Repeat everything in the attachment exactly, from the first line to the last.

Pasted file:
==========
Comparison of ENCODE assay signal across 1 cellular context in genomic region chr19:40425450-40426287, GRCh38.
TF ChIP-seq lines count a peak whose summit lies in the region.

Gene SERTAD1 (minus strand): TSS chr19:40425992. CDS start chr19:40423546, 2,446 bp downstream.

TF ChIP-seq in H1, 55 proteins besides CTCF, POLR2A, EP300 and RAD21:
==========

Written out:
Comparison of ENCODE assay signal across 1 cellular context in genomic region chr19:40425450-40426287, GRCh38.
TF ChIP-seq lines count a peak whose summit lies in the region.

Gene SERTAD1 (minus strand): TSS chr19:40425992. CDS start chr19:40423546, 2,446 bp downstream.

TF ChIP-seq in H1, 55 proteins besides CTCF, POLR2A, EP300 and RAD21: